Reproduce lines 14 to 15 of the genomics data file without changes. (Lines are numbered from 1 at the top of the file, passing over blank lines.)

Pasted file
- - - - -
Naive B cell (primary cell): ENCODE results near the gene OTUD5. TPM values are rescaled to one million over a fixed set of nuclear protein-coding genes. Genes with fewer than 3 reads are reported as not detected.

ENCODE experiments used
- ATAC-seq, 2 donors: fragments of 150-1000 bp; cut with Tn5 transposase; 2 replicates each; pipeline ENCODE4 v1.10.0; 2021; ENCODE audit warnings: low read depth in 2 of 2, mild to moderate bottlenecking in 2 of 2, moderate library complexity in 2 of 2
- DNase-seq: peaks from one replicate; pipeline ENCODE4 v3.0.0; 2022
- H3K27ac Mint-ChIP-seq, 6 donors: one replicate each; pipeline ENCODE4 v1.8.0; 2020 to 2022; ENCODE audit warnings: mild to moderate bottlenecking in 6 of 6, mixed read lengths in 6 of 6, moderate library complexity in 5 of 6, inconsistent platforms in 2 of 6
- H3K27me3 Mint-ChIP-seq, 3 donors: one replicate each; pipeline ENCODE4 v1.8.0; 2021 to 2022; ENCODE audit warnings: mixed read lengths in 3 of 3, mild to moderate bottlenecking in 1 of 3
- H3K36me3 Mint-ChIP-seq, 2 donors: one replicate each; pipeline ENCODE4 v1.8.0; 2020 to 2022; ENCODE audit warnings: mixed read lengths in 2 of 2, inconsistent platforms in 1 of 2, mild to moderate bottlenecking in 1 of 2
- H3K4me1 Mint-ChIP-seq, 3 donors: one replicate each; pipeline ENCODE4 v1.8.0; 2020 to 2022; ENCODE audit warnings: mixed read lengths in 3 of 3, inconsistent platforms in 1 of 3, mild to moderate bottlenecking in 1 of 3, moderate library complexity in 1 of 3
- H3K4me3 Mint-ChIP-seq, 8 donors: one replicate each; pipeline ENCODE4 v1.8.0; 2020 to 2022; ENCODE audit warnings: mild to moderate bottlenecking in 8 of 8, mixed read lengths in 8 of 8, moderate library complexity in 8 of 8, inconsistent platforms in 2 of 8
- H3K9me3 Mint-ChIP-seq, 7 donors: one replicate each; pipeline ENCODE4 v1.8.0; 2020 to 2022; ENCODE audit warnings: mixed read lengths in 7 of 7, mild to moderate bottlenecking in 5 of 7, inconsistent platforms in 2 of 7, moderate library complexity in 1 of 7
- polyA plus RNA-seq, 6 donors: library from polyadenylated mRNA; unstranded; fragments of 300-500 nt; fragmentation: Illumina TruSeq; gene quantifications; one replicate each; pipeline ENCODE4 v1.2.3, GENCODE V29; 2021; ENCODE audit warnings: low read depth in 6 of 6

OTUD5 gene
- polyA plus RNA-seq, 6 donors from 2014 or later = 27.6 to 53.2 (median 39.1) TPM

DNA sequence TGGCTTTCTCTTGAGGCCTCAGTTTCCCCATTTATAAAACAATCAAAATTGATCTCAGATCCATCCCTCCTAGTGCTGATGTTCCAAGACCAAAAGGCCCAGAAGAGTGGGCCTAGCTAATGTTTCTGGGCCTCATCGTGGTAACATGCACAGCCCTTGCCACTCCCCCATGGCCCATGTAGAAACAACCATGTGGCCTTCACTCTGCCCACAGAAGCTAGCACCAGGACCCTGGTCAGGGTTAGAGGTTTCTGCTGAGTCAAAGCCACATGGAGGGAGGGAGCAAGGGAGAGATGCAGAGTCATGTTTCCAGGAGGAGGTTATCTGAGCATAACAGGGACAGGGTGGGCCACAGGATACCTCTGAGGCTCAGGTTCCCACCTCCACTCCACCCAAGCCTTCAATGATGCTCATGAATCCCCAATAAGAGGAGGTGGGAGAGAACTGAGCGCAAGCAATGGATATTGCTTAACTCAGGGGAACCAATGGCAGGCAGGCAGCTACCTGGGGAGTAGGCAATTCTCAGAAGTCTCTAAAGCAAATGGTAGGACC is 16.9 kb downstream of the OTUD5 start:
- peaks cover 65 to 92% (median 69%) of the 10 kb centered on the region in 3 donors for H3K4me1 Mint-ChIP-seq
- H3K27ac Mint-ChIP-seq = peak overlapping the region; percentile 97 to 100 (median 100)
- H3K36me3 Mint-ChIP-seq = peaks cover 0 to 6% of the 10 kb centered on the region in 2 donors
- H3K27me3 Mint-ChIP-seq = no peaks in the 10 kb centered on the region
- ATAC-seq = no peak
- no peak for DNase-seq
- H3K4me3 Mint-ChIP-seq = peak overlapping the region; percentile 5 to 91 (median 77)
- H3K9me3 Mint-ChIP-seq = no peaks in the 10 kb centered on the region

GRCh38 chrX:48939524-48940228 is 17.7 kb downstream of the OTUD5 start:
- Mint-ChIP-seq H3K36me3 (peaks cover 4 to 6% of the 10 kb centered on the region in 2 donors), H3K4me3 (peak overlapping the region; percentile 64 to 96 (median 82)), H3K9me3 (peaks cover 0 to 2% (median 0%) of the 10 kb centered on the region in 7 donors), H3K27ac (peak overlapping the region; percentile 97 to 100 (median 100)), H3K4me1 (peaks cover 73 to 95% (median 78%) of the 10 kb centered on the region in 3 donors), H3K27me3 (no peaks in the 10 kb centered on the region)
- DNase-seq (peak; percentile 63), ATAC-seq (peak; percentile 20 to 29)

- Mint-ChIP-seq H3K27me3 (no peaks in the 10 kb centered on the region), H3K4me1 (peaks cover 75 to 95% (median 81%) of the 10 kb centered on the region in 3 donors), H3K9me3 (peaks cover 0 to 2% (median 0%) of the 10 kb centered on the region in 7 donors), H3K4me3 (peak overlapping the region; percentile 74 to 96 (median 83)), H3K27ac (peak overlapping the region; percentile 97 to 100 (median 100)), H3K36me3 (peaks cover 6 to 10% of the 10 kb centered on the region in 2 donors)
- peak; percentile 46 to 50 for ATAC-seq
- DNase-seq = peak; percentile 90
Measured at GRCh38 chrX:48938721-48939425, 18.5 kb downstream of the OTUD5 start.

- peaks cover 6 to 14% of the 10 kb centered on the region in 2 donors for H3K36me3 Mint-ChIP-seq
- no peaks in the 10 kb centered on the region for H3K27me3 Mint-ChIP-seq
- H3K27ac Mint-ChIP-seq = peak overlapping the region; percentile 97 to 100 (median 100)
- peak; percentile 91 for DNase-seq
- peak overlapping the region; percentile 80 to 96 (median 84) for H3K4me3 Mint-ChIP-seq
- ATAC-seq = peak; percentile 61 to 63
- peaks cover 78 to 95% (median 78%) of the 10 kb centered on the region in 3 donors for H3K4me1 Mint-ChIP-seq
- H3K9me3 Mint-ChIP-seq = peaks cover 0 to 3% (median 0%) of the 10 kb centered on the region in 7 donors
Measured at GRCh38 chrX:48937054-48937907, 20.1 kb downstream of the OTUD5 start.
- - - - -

DNA sequence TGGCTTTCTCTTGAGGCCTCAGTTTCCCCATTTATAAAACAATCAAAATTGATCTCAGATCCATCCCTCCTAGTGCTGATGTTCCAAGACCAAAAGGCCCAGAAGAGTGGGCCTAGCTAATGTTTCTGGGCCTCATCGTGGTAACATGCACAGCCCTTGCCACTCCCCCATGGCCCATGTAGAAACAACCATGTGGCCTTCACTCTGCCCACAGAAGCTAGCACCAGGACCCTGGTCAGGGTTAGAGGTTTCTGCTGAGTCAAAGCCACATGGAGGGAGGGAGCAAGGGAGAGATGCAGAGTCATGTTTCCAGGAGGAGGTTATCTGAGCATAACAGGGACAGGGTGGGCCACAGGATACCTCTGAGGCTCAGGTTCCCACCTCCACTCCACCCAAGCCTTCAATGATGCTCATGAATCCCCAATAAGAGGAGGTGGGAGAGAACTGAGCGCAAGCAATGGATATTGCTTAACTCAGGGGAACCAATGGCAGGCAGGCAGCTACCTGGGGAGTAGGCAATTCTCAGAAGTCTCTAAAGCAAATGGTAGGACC is 16.9 kb downstream of the OTUD5 start:
- peaks cover 65 to 92% (median 69%) of the 10 kb centered on the region in 3 donors for H3K4me1 Mint-ChIP-seq